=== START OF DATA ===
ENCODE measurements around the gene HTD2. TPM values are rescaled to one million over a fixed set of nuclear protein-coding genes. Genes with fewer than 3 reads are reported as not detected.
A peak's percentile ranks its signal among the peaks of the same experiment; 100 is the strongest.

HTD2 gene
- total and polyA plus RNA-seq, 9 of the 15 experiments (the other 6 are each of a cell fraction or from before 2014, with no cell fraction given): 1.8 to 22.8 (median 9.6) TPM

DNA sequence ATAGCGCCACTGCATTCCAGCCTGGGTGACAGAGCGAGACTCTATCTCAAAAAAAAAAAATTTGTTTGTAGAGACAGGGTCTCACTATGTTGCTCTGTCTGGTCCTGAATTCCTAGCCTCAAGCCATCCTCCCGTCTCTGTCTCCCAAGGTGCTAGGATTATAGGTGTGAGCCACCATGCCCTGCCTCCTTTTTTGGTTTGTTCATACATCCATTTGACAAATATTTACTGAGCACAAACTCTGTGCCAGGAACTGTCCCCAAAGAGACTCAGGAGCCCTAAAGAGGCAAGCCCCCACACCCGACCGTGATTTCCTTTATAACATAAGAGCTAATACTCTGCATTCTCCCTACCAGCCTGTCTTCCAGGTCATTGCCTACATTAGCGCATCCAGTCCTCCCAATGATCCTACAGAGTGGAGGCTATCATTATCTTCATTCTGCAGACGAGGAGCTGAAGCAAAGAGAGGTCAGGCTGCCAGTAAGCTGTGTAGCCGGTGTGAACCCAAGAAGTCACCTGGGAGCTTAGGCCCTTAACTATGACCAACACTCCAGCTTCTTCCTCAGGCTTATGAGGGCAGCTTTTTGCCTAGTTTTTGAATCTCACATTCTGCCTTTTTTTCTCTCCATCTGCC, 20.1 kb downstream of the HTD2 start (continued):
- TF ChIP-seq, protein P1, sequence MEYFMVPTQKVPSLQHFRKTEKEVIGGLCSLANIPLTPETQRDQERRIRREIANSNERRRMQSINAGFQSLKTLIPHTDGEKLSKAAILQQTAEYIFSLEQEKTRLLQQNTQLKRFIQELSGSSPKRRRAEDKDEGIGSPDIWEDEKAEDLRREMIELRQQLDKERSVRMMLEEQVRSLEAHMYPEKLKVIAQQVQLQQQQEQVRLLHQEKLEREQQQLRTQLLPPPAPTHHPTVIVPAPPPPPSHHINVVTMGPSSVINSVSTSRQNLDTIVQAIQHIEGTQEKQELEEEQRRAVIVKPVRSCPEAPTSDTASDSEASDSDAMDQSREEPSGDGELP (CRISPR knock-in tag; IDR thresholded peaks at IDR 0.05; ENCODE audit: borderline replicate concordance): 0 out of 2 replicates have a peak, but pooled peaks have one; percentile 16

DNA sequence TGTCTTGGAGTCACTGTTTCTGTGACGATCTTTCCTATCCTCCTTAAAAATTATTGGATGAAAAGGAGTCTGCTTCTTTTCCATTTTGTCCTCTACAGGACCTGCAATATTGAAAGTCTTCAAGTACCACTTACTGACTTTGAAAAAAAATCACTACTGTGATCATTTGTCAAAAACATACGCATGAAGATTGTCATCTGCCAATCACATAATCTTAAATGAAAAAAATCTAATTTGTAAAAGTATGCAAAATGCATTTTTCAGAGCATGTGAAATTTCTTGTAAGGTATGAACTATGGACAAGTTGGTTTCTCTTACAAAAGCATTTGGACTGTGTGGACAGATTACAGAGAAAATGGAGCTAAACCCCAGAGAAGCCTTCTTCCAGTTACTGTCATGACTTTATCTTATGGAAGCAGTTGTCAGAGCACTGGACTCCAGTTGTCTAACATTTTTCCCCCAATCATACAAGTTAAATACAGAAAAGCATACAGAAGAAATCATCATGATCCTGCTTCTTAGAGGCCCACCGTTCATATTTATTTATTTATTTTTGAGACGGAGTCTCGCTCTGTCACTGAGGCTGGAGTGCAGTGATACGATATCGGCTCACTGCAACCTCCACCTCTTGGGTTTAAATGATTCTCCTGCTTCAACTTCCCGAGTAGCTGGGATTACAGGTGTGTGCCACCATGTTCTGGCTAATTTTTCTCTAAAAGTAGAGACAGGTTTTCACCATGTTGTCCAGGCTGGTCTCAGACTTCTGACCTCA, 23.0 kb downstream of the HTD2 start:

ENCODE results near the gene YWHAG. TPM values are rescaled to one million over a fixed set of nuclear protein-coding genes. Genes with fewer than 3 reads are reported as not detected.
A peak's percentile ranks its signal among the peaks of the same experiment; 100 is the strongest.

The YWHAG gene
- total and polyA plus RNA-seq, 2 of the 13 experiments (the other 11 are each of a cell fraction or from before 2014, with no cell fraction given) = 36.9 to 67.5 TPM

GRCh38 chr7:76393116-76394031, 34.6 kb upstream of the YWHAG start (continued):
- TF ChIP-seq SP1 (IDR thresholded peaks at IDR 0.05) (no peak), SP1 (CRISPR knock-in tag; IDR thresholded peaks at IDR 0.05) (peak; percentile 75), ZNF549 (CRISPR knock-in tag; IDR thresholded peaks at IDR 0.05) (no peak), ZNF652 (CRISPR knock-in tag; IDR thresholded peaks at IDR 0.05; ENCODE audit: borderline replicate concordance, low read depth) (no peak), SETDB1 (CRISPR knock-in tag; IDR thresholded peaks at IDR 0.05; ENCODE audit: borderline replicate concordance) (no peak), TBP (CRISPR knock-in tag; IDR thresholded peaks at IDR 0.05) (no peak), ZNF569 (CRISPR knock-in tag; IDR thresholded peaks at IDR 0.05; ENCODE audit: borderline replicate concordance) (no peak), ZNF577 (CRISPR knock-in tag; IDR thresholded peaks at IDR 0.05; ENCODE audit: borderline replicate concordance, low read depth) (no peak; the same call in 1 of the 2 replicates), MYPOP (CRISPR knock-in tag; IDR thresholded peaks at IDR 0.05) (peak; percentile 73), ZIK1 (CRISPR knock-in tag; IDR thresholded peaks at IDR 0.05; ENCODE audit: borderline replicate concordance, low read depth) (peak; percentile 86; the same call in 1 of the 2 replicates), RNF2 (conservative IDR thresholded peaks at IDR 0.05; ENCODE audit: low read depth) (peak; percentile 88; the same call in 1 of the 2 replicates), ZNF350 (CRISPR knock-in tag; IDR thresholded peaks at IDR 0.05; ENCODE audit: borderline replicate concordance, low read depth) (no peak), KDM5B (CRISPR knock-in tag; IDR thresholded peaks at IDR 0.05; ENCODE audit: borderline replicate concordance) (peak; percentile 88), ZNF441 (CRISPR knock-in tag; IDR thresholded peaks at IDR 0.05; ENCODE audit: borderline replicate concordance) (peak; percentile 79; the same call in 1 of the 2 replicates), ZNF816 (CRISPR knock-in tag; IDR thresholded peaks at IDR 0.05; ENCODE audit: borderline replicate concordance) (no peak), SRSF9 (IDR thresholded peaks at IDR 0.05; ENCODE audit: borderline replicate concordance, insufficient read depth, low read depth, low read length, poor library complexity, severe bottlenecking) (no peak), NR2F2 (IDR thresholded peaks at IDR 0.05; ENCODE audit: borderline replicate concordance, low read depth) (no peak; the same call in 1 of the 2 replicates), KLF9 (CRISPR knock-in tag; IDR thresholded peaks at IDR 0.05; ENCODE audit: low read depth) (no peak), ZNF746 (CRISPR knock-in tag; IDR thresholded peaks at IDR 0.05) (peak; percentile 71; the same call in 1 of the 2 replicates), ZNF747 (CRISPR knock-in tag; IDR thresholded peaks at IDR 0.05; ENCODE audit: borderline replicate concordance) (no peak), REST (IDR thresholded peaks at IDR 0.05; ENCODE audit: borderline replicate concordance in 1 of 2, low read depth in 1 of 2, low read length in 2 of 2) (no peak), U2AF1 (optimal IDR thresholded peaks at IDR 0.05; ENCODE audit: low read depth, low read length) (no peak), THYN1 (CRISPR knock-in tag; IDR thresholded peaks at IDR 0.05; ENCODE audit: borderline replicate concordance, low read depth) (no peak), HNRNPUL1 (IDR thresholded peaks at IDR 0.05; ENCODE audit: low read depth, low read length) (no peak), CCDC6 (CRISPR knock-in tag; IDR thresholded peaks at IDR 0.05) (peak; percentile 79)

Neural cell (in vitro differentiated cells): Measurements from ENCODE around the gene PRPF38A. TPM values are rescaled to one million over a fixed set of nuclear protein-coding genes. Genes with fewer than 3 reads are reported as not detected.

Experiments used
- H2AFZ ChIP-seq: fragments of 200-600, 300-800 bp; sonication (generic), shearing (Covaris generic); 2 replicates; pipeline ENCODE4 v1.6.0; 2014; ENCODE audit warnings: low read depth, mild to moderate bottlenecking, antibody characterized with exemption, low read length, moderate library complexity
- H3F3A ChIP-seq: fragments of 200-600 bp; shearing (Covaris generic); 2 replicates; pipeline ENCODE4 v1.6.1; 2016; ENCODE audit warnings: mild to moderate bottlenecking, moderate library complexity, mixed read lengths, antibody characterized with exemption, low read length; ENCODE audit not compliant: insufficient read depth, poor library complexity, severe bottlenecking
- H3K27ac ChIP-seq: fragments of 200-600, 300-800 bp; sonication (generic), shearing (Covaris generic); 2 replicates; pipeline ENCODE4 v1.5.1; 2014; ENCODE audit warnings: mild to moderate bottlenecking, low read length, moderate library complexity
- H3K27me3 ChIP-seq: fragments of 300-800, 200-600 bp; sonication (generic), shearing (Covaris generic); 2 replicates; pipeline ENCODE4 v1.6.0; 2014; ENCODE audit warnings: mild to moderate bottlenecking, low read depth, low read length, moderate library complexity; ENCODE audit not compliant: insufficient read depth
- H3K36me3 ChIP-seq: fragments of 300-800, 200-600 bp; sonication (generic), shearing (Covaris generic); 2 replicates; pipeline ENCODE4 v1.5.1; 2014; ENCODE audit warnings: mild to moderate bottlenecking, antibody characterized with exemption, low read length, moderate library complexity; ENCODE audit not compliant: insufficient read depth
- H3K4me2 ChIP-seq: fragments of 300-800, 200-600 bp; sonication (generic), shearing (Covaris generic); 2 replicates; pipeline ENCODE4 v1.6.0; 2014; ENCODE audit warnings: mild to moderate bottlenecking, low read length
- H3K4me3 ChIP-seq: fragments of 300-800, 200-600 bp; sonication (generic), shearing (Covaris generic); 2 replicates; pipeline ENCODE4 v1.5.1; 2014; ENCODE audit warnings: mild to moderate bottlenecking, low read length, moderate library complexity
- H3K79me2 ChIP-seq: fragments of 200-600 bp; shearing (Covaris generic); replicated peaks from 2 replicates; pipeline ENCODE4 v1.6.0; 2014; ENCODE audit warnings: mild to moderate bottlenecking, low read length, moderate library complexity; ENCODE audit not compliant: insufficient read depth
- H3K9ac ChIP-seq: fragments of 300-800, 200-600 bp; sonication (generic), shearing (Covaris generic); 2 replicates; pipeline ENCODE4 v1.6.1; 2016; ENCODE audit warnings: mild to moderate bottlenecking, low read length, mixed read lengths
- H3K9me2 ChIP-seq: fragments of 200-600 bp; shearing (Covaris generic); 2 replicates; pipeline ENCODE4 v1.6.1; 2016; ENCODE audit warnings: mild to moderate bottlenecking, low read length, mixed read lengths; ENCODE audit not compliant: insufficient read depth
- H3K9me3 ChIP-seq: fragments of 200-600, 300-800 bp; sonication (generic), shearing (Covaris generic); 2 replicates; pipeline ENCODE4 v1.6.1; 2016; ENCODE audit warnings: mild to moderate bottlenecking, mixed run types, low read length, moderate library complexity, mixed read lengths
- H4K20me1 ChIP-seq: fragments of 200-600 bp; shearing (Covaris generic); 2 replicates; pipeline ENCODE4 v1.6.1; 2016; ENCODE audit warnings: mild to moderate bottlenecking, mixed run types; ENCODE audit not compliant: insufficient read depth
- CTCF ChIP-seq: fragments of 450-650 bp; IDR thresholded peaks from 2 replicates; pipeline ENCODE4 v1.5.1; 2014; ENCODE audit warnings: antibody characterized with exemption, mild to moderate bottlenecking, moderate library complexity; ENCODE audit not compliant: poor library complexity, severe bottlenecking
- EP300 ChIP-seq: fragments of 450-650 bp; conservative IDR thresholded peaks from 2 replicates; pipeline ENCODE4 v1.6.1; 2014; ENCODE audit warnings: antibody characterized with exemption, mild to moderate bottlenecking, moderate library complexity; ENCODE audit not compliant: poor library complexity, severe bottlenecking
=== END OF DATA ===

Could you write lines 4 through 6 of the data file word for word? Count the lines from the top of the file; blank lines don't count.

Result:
- total and polyA plus RNA-seq, 9 of the 15 experiments (the other 6 are each of a cell fraction or from before 2014, with no cell fraction given): 1.8 to 22.8 (median 9.6) TPM

DNA sequence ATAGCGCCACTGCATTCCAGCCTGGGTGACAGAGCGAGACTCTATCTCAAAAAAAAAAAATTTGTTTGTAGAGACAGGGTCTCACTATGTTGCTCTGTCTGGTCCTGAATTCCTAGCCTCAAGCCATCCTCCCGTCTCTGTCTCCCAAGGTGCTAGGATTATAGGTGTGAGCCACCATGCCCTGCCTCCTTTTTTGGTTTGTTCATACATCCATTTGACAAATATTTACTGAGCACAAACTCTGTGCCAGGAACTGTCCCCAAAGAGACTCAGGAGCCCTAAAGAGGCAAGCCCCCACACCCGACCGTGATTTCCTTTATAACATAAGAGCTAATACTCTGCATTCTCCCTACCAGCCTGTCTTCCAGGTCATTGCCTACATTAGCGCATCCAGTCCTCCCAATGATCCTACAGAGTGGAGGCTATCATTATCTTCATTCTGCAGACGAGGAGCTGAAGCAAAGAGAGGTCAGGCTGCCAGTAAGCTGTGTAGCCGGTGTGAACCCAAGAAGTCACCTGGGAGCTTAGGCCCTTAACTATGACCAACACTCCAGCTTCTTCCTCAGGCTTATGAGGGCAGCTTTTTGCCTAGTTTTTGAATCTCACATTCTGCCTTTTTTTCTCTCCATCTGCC, 20.1 kb downstream of the HTD2 start (continued):
- TF ChIP-seq, protein P1, sequence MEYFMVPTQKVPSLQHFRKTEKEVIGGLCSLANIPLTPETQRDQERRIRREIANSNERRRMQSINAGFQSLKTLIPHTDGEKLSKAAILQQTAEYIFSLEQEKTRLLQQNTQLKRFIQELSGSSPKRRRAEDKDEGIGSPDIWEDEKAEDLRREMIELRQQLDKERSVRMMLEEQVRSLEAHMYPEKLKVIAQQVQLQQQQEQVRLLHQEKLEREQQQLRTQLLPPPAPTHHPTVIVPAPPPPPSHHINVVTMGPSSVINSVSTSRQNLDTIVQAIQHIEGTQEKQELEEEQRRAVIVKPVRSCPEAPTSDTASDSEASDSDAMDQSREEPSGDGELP (CRISPR knock-in tag; IDR thresholded peaks at IDR 0.05; ENCODE audit: borderline replicate concordance): 0 out of 2 replicates have a peak, but pooled peaks have one; percentile 16